We write frequently in this blog about identifying all of the people and/or entities who are potentially liable to you in a personal injury lawsuit. It’s hard to overstate just how important this can be, especially if you’ve suffered extensive harm. If you have suffered millions of dollars in damages, then you need to get more than just a few thousand dollars. However, a few thousand dollars may be all you get if you’re proceeding only against a driver with very few assets and a minimum-coverage auto insurance policy. That’s where a skilled San Mateo injury attorney helps, as wecan put our extensive experience and knowledge of the law to work potentially finding entities or people who have possible liability to you that you would not have identified.
Another way this can help is if the driver who hurt you (or killed your loved one) didn’t do anything wrong at all. If that’s true, then that driver isn’t liable and owes you nothing. However, that doesn’t mean there may not still be others out there against whom you can bring a successful legal action.
A tragic bicycle accident case from Southern California is a good example of how this works. An engineer from Redondo Beach was bicycling through Rancho Palos Verdes when his bicycle crashed into a big-rig truck from a major moving company. According to a bikinginla.com report, the moving truck made a right turn on a green light and the bicyclist “apparently rounded a blind curve” and was unable to stop before hitting the semi-truck. The bicyclist died at the scene.
Sheriff’s deputies concluded that everything “the driver was doing was legal at the time,” according to NBC 4.
In a case like this, you have some options. Certainly, you can pursue the truck driver and the moving company. Just because the police at the scene concluded that the driver did “nothing wrong” legally, that doesn’t necessarily mean he and his employer have no possible liability in a civil lawsuit. With the proper discovery, you might find that there were subtle errors the driver made (that the police didn’t notice,) or that there were maintenance issues with the truck. Either of these could allow you to recover something.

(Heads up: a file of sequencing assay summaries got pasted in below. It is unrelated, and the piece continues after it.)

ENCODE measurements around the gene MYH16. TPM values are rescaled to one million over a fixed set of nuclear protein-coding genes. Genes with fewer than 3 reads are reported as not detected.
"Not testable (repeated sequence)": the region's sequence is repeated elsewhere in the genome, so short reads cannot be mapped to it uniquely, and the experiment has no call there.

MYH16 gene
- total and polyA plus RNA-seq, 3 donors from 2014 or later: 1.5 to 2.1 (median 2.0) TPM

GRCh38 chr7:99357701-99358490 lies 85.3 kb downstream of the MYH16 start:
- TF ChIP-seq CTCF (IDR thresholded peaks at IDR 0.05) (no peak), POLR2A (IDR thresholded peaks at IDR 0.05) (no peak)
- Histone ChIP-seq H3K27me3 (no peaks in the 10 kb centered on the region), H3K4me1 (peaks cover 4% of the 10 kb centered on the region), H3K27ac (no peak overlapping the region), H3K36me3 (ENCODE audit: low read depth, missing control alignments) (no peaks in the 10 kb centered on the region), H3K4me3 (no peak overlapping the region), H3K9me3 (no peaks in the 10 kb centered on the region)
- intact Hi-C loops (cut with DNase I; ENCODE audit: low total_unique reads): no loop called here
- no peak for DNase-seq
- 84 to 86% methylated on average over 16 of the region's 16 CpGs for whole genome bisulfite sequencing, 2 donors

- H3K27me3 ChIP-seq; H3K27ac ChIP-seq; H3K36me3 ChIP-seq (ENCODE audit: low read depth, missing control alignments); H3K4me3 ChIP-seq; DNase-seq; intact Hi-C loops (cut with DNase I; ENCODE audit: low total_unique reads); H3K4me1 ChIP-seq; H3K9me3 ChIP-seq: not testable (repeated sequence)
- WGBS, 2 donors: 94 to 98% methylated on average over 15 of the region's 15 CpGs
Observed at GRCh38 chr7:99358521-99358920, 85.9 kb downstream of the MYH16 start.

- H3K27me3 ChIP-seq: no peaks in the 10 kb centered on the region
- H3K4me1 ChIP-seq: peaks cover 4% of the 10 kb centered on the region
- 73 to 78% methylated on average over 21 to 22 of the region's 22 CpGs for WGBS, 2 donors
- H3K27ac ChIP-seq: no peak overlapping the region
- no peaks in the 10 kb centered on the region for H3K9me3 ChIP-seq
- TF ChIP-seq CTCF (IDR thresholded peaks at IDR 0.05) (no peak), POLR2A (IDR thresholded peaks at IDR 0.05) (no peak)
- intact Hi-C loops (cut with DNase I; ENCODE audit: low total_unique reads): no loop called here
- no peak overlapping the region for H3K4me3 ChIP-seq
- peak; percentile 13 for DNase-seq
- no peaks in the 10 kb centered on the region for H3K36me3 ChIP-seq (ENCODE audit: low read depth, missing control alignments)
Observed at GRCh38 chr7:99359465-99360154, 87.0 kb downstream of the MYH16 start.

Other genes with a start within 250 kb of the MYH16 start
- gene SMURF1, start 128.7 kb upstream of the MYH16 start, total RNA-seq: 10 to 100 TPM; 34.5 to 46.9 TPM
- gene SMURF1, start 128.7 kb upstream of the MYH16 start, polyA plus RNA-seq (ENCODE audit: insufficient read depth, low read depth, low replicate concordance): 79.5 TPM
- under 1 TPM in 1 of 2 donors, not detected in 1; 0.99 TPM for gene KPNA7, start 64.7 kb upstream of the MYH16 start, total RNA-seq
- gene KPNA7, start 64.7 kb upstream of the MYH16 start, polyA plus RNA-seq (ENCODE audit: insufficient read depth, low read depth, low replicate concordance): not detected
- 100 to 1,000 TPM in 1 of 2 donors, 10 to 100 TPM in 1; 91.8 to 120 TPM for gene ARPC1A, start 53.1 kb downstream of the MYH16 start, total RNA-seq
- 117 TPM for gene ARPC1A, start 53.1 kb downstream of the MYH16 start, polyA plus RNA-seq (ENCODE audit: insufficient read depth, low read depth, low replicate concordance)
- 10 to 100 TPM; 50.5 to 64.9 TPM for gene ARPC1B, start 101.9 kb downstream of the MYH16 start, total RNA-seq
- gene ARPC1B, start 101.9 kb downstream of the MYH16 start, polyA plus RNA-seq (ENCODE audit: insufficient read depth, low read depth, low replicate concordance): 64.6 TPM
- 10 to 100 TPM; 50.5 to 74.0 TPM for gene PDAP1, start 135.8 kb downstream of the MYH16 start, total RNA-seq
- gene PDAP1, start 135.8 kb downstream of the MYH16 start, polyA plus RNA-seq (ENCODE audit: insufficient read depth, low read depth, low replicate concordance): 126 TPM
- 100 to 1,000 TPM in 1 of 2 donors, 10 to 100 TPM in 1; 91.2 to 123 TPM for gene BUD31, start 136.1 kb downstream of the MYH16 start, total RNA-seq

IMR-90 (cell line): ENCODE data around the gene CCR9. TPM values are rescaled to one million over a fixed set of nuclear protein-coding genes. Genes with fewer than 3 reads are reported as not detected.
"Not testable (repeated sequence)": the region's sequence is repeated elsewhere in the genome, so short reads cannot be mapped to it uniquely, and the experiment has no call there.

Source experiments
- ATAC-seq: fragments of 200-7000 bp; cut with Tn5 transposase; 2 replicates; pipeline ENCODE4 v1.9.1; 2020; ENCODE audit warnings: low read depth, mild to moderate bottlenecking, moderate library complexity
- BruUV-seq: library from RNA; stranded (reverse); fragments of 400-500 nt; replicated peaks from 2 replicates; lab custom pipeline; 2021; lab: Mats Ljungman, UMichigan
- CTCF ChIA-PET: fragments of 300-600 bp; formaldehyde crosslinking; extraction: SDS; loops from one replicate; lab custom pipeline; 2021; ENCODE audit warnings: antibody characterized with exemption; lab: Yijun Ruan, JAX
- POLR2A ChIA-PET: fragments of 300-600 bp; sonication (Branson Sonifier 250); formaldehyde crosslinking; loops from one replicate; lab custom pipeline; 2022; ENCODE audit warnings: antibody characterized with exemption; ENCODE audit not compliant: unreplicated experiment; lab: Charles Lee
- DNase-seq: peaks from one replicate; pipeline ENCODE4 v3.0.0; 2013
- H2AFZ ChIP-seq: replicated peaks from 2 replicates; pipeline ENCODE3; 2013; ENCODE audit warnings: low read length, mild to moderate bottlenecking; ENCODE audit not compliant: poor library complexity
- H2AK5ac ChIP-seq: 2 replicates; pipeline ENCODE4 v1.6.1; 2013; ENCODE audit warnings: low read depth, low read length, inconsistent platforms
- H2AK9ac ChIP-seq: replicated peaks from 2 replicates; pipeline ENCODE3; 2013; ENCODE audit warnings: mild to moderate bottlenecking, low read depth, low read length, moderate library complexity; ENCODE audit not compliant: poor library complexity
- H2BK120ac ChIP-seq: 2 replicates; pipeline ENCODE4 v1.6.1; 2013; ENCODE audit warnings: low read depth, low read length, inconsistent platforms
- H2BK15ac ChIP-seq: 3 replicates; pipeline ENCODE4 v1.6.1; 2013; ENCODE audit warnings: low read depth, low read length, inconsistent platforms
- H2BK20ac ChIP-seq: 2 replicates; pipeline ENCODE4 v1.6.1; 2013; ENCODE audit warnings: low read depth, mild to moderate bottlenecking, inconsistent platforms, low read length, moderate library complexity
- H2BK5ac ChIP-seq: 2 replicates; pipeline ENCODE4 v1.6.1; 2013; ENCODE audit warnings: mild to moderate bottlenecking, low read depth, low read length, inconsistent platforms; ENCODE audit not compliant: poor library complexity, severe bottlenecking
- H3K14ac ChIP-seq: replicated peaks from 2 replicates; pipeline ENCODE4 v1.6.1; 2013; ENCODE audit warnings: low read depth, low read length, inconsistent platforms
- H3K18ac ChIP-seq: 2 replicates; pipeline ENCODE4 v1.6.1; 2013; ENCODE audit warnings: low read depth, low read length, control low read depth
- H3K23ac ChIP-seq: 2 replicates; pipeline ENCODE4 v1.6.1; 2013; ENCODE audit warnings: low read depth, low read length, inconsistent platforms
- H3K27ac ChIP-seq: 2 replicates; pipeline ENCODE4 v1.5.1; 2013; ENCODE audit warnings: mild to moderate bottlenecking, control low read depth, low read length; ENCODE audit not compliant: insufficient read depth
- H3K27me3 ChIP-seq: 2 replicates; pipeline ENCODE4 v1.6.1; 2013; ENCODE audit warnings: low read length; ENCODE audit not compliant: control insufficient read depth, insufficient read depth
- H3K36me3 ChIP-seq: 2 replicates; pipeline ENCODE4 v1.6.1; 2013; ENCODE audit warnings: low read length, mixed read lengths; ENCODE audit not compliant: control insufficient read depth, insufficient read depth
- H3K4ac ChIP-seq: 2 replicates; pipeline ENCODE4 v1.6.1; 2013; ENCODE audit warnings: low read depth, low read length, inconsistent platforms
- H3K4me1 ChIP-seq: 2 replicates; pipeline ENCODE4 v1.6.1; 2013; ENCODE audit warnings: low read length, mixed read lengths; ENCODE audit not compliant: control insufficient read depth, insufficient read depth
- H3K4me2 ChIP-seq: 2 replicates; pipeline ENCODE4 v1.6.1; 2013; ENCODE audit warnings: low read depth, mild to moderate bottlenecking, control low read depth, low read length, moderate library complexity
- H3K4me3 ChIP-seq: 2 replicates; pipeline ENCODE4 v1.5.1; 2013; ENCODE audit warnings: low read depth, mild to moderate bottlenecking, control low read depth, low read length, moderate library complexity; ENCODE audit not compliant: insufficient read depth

Finding another pathway forward
What the legal team for the late bicyclist’s mother did was to identify someone else entirely with possible liability: the City of Rancho Palos Verdes.
The legal team for the mother advanced a case that said the city government “created a dangerous condition on public property” in violation of Section 835 of the Government Code when it removed a bicycle lane on the street where the bicyclist died. The plaintiff’s case also asserted that the city was liable because it failed to warn users of the street about the dangerous condition.
In response, the city asserted that it was immune from the mother’s lawsuit due to a type of governmental immunity called “design immunity.” The appeals court ruled that design immunity did shield the city from any liability to the mother for its decision to remove the bike lane, but it did not protect the city from potential liability for its failure to warn users about the dangerous condition at that location.
In sum, the mother’s failure-to-warn case against the city was still viable and that meant she still had the potential to recover much-needed compensation for her profound loss.
If you have been hurt (or a loved one killed) in a vehicle accident, you probably have lots of questions. How long do I have to file a lawsuit? Where should I file my lawsuit? Who should I name as defendants in my lawsuit? For reliable answers to these and other critical questions, count on our team. The knowledgeable San Mateo truck accident attorneys at the Law Offices of Galine, Frye, Fitting & Frangos have the knowledge, the skills, and the experience you need. To set up a free consultation with one of our helpful attorneys, contact us at 650-345-8484 or through our website.